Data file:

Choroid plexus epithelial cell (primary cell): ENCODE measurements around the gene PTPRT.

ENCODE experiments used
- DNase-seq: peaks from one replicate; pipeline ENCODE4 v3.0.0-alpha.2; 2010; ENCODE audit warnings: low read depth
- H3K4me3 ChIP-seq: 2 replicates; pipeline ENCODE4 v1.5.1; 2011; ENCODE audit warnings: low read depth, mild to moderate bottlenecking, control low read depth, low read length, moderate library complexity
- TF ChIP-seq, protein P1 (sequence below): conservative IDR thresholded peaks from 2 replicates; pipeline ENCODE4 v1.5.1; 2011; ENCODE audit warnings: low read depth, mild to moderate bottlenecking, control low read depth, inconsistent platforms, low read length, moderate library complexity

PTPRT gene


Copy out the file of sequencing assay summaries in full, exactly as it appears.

Choroid plexus epithelial cell (primary cell): ENCODE measurements around the gene PTPRT.

ENCODE experiments used
- DNase-seq: peaks from one replicate; pipeline ENCODE4 v3.0.0-alpha.2; 2010; ENCODE audit warnings: low read depth
- H3K4me3 ChIP-seq: 2 replicates; pipeline ENCODE4 v1.5.1; 2011; ENCODE audit warnings: low read depth, mild to moderate bottlenecking, control low read depth, low read length, moderate library complexity
- TF ChIP-seq, protein P1 (sequence below): conservative IDR thresholded peaks from 2 replicates; pipeline ENCODE4 v1.5.1; 2011; ENCODE audit warnings: low read depth, mild to moderate bottlenecking, control low read depth, inconsistent platforms, low read length, moderate library complexity

PTPRT gene